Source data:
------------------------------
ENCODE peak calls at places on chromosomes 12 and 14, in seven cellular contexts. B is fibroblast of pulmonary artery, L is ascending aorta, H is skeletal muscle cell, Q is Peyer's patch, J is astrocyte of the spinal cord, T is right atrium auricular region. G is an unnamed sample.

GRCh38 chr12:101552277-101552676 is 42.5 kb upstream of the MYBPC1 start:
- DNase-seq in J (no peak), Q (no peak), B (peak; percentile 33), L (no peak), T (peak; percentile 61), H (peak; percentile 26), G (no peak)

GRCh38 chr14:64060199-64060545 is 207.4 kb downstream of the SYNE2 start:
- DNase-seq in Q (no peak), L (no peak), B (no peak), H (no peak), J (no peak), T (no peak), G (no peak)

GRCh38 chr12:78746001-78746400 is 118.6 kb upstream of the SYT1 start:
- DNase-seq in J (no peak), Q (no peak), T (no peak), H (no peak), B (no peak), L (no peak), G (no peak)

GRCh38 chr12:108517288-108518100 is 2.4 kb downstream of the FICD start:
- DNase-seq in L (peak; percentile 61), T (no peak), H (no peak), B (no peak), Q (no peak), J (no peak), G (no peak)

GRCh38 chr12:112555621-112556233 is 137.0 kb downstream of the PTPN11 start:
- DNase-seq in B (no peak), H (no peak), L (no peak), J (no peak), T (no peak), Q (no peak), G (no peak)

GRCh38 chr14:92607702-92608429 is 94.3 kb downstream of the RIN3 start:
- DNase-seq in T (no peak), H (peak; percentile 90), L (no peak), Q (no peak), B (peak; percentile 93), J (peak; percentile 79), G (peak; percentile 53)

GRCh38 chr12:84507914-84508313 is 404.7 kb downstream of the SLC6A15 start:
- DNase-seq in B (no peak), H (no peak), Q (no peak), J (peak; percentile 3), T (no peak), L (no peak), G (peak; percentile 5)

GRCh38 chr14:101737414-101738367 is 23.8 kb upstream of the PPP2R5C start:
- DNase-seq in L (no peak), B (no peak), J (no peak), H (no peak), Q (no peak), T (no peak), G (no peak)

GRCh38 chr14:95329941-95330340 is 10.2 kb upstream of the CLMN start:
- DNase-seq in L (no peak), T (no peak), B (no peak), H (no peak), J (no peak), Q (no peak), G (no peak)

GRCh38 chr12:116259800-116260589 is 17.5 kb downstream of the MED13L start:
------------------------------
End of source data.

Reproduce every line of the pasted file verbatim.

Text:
ENCODE peak calls at places on chromosomes 12 and 14, in seven cellular contexts. B is fibroblast of pulmonary artery, L is ascending aorta, H is skeletal muscle cell, Q is Peyer's patch, J is astrocyte of the spinal cord, T is right atrium auricular region. G is an unnamed sample.

GRCh38 chr12:101552277-101552676 is 42.5 kb upstream of the MYBPC1 start:
- DNase-seq in J (no peak), Q (no peak), B (peak; percentile 33), L (no peak), T (peak; percentile 61), H (peak; percentile 26), G (no peak)

GRCh38 chr14:64060199-64060545 is 207.4 kb downstream of the SYNE2 start:
- DNase-seq in Q (no peak), L (no peak), B (no peak), H (no peak), J (no peak), T (no peak), G (no peak)

GRCh38 chr12:78746001-78746400 is 118.6 kb upstream of the SYT1 start:
- DNase-seq in J (no peak), Q (no peak), T (no peak), H (no peak), B (no peak), L (no peak), G (no peak)

GRCh38 chr12:108517288-108518100 is 2.4 kb downstream of the FICD start:
- DNase-seq in L (peak; percentile 61), T (no peak), H (no peak), B (no peak), Q (no peak), J (no peak), G (no peak)

GRCh38 chr12:112555621-112556233 is 137.0 kb downstream of the PTPN11 start:
- DNase-seq in B (no peak), H (no peak), L (no peak), J (no peak), T (no peak), Q (no peak), G (no peak)

GRCh38 chr14:92607702-92608429 is 94.3 kb downstream of the RIN3 start:
- DNase-seq in T (no peak), H (peak; percentile 90), L (no peak), Q (no peak), B (peak; percentile 93), J (peak; percentile 79), G (peak; percentile 53)

GRCh38 chr12:84507914-84508313 is 404.7 kb downstream of the SLC6A15 start:
- DNase-seq in B (no peak), H (no peak), Q (no peak), J (peak; percentile 3), T (no peak), L (no peak), G (peak; percentile 5)

GRCh38 chr14:101737414-101738367 is 23.8 kb upstream of the PPP2R5C start:
- DNase-seq in L (no peak), B (no peak), J (no peak), H (no peak), Q (no peak), T (no peak), G (no peak)

GRCh38 chr14:95329941-95330340 is 10.2 kb upstream of the CLMN start:
- DNase-seq in L (no peak), T (no peak), B (no peak), H (no peak), J (no peak), Q (no peak), G (no peak)

GRCh38 chr12:116259800-116260589 is 17.5 kb downstream of the MED13L start: